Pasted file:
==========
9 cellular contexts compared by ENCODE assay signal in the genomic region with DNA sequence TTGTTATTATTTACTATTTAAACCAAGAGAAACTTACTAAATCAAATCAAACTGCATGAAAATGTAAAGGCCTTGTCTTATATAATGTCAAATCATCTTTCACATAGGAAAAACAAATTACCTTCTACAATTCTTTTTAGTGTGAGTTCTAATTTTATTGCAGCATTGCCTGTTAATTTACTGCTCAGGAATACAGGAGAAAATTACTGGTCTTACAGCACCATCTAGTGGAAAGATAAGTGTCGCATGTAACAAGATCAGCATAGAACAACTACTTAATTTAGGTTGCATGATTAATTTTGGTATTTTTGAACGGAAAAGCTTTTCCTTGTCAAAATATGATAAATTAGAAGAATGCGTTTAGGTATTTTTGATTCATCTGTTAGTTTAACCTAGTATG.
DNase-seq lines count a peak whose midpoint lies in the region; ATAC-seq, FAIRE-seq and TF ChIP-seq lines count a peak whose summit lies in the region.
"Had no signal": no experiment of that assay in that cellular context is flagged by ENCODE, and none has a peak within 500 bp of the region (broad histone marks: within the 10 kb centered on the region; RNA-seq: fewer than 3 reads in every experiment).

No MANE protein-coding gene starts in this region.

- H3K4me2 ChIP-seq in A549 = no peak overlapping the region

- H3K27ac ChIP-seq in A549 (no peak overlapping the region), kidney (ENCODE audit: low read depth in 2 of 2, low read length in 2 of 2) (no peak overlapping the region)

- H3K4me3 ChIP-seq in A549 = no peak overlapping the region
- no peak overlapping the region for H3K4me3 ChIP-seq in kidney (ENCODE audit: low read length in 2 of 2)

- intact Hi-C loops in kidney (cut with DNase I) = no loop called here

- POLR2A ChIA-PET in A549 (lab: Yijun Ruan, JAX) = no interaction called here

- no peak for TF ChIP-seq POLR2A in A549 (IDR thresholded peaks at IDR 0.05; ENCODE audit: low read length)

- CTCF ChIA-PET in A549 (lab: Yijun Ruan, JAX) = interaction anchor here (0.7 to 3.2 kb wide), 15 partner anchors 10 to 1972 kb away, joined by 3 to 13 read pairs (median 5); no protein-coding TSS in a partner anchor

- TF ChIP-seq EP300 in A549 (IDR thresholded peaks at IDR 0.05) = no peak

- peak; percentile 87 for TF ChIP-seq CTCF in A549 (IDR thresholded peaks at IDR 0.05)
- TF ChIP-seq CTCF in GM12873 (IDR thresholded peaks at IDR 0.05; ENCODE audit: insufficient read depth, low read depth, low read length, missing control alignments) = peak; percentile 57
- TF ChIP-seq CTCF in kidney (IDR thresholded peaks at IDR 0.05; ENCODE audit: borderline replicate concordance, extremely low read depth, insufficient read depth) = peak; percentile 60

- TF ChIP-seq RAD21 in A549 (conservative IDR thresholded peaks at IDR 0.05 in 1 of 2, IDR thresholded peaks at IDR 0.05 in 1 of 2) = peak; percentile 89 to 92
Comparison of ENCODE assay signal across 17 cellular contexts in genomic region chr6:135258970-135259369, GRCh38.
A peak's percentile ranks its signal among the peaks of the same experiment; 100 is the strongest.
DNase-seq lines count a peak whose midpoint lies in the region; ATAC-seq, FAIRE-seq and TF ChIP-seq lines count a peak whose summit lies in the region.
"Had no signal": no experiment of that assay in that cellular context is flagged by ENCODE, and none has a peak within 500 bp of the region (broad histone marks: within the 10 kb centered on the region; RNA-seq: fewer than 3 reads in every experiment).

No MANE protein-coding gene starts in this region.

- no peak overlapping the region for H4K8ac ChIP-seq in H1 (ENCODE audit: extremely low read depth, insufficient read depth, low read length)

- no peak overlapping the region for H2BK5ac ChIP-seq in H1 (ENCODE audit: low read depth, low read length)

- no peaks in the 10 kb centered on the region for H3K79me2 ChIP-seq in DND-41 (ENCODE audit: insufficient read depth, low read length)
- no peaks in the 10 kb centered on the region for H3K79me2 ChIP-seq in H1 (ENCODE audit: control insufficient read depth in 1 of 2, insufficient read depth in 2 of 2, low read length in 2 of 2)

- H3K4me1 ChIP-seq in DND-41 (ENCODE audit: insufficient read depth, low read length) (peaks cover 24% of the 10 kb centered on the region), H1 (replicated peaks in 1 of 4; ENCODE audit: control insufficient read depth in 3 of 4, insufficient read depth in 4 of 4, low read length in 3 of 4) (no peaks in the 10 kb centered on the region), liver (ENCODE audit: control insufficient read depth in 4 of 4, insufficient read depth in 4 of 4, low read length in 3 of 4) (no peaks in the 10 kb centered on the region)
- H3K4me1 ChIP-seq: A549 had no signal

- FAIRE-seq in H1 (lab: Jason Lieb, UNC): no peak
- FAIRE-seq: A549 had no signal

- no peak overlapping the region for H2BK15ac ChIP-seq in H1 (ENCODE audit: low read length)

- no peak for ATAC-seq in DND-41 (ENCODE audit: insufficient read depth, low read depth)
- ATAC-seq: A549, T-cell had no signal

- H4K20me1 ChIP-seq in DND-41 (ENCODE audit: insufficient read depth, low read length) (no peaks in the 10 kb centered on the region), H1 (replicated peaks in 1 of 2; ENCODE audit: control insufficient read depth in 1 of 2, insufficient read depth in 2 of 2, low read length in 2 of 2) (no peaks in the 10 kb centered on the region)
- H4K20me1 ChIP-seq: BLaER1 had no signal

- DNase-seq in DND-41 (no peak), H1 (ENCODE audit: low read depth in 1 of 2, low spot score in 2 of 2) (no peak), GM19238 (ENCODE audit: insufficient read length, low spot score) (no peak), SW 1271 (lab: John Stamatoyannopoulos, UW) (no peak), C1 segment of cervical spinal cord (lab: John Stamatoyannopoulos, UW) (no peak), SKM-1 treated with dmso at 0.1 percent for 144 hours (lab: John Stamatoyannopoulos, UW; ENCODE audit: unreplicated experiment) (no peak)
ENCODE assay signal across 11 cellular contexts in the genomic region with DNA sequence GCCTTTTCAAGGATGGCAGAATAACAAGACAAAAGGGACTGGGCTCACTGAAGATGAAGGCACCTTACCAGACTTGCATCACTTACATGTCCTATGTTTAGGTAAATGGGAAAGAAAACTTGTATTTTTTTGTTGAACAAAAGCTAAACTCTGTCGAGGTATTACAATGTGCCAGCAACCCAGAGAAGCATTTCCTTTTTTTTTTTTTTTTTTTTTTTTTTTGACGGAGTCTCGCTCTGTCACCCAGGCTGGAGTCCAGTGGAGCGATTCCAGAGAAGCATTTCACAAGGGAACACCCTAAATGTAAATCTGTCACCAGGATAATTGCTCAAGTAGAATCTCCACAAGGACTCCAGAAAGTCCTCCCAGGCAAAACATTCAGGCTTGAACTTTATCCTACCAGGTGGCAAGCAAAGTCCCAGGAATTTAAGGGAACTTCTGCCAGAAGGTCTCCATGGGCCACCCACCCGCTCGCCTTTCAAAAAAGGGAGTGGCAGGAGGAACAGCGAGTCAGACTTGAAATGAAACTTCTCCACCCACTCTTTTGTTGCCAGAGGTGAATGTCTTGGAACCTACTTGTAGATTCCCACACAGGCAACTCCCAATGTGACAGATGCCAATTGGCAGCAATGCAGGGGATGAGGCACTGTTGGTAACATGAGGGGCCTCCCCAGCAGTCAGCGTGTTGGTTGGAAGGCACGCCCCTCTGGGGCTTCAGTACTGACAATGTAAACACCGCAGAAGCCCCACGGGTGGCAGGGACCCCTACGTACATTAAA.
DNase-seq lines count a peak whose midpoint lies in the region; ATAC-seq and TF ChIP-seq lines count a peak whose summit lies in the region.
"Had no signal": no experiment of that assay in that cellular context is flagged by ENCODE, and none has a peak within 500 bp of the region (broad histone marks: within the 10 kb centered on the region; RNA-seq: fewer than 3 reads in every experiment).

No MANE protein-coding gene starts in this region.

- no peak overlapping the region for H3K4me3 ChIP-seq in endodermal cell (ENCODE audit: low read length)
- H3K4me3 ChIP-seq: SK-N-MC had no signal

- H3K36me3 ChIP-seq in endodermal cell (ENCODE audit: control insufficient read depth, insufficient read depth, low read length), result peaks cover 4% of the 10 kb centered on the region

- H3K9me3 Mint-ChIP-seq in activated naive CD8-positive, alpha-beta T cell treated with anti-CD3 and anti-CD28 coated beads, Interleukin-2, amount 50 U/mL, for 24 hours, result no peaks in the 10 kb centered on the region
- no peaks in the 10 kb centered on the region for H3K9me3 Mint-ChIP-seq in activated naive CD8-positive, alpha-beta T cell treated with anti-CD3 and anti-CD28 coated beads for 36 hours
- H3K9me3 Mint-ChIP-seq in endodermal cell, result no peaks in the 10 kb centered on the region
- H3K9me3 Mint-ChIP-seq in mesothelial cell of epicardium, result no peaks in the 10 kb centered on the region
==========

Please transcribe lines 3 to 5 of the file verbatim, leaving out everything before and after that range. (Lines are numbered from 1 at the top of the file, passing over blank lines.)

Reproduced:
"Had no signal": no experiment of that assay in that cellular context is flagged by ENCODE, and none has a peak within 500 bp of the region (broad histone marks: within the 10 kb centered on the region; RNA-seq: fewer than 3 reads in every experiment).

No MANE protein-coding gene starts in this region.

- H3K4me2 ChIP-seq in A549 = no peak overlapping the region